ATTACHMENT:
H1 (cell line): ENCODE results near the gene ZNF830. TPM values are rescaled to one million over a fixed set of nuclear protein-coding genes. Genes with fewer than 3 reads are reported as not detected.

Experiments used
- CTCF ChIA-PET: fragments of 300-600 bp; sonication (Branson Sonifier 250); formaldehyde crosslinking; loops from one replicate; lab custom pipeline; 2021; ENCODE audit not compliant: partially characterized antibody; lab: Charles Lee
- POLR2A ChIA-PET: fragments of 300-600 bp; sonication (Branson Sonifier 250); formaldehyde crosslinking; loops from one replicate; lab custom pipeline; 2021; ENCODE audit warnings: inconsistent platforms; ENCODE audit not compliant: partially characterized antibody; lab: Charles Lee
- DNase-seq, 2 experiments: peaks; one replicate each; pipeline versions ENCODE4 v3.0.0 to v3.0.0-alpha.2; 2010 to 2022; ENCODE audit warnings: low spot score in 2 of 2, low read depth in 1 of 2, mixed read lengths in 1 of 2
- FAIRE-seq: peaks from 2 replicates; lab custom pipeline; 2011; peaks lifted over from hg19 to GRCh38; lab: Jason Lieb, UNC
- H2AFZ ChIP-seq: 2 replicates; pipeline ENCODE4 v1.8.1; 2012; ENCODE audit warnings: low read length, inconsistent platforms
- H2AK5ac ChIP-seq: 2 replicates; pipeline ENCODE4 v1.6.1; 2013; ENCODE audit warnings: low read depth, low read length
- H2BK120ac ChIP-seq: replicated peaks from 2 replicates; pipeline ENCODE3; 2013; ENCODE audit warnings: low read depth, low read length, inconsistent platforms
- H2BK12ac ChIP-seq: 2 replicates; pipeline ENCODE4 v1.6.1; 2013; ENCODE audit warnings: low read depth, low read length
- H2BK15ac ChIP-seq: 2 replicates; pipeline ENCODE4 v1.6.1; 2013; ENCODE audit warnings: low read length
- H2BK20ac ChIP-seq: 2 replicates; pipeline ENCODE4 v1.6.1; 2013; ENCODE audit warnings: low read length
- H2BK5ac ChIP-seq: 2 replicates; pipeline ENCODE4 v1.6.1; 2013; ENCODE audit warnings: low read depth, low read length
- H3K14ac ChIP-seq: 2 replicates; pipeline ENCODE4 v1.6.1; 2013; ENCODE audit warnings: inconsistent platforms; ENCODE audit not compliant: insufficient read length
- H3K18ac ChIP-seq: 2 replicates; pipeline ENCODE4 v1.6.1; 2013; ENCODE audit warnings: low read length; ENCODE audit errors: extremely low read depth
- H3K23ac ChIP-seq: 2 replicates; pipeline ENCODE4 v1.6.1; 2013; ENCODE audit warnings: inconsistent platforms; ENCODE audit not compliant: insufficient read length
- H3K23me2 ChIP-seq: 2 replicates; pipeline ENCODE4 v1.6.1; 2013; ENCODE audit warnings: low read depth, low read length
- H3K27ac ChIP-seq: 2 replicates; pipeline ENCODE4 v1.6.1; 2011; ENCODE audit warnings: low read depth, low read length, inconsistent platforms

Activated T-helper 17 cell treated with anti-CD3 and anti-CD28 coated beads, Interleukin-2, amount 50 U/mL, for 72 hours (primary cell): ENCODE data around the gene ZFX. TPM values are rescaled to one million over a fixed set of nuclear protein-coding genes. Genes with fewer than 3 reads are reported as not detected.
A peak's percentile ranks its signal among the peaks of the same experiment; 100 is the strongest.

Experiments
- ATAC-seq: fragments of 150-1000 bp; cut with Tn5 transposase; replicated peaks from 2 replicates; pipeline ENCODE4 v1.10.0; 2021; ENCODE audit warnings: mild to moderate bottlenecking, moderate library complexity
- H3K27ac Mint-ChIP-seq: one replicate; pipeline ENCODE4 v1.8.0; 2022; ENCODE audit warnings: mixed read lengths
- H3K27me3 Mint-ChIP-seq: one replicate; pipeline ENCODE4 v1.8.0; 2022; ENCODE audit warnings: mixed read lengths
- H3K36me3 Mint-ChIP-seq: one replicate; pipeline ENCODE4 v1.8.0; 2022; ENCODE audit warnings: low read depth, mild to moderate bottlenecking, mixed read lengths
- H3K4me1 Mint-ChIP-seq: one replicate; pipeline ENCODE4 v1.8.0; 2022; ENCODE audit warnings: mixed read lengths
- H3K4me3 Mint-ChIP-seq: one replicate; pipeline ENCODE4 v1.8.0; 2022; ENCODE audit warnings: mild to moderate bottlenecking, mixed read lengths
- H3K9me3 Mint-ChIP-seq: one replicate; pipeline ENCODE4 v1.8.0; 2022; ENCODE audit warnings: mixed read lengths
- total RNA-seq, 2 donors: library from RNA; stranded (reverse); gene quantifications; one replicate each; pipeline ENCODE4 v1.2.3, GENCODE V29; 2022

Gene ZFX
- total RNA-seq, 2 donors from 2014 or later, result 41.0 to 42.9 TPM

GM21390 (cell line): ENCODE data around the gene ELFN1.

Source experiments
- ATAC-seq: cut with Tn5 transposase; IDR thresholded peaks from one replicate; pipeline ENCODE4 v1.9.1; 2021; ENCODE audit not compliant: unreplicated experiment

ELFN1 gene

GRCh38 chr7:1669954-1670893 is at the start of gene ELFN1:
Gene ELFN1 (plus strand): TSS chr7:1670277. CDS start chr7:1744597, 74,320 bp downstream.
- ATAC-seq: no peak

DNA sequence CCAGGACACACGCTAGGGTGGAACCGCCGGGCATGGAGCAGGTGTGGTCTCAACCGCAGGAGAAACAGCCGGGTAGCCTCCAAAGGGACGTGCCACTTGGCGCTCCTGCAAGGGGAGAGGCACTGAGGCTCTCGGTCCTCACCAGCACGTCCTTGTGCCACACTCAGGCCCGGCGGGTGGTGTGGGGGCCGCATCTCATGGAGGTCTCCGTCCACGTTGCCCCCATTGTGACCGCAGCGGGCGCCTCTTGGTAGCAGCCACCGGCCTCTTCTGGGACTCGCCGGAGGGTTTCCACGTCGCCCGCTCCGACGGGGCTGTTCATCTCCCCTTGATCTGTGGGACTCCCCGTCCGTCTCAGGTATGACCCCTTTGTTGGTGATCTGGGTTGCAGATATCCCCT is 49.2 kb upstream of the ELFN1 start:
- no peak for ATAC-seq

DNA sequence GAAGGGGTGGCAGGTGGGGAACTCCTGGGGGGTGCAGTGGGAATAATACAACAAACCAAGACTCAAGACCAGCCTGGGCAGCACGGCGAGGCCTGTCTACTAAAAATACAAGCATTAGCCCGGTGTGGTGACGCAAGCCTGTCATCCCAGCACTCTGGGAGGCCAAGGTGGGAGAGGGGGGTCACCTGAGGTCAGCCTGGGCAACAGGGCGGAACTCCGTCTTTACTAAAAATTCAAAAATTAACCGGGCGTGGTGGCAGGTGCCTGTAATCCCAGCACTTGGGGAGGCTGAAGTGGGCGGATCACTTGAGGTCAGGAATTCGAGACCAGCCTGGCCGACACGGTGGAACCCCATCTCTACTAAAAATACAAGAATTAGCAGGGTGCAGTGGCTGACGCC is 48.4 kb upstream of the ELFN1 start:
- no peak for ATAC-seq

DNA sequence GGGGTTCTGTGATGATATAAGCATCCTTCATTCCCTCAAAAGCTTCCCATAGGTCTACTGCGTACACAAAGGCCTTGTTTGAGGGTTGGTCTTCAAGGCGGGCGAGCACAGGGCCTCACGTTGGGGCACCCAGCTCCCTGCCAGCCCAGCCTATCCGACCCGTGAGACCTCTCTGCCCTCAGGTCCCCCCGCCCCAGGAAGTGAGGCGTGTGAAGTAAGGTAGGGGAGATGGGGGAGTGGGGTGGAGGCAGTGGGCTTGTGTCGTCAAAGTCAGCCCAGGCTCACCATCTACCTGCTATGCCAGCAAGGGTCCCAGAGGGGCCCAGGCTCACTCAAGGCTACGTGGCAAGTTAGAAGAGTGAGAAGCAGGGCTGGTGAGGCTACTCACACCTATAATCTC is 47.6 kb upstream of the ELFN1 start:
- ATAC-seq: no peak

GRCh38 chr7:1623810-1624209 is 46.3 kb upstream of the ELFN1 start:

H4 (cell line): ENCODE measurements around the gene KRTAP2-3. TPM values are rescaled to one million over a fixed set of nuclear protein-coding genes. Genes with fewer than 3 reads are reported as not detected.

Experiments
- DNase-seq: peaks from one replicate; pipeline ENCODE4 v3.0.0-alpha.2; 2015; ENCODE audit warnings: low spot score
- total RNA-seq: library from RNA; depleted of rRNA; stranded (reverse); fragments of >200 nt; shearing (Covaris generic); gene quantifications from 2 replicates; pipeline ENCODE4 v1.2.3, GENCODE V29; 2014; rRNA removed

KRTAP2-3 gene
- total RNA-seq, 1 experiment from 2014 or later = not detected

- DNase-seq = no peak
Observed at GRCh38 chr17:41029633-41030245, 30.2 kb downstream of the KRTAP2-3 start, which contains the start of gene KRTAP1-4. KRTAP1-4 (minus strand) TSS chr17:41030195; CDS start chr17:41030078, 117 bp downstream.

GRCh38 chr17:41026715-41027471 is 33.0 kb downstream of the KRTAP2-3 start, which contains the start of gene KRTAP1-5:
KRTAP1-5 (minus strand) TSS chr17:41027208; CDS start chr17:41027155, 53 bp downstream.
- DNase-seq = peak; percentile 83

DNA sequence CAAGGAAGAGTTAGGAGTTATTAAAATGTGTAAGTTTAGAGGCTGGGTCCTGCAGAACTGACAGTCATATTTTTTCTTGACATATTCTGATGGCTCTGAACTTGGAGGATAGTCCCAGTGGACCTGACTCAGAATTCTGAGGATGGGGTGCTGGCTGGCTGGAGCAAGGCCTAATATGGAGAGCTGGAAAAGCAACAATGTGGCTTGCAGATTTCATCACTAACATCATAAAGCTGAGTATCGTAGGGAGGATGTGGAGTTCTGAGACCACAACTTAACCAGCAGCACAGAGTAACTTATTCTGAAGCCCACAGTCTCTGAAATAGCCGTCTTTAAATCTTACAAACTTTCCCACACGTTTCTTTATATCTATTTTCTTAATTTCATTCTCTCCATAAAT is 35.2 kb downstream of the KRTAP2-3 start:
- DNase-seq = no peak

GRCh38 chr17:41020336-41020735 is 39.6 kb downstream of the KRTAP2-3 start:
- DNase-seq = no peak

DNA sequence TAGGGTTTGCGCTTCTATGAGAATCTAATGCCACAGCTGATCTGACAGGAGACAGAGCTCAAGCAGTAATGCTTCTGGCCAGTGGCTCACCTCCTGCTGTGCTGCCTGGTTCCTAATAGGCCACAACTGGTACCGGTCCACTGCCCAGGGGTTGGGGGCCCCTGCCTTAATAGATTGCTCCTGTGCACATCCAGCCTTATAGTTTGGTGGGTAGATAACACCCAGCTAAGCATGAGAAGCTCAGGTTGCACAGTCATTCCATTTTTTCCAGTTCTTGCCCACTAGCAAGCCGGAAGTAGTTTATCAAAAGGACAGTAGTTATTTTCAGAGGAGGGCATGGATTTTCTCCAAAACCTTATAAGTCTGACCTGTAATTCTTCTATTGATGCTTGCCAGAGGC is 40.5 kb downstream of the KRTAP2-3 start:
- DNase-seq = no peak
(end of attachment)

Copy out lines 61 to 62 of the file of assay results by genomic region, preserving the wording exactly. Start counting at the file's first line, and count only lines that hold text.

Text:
DNA sequence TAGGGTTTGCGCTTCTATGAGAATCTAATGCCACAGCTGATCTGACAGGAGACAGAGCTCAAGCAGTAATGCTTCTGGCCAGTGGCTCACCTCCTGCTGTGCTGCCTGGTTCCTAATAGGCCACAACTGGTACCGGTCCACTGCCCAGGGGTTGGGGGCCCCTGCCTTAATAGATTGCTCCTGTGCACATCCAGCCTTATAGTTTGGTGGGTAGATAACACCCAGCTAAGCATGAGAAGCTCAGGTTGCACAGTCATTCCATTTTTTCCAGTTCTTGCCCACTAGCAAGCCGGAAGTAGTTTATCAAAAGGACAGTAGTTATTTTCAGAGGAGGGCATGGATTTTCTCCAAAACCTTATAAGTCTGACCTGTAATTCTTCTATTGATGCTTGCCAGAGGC is 40.5 kb downstream of the KRTAP2-3 start:
- DNase-seq = no peak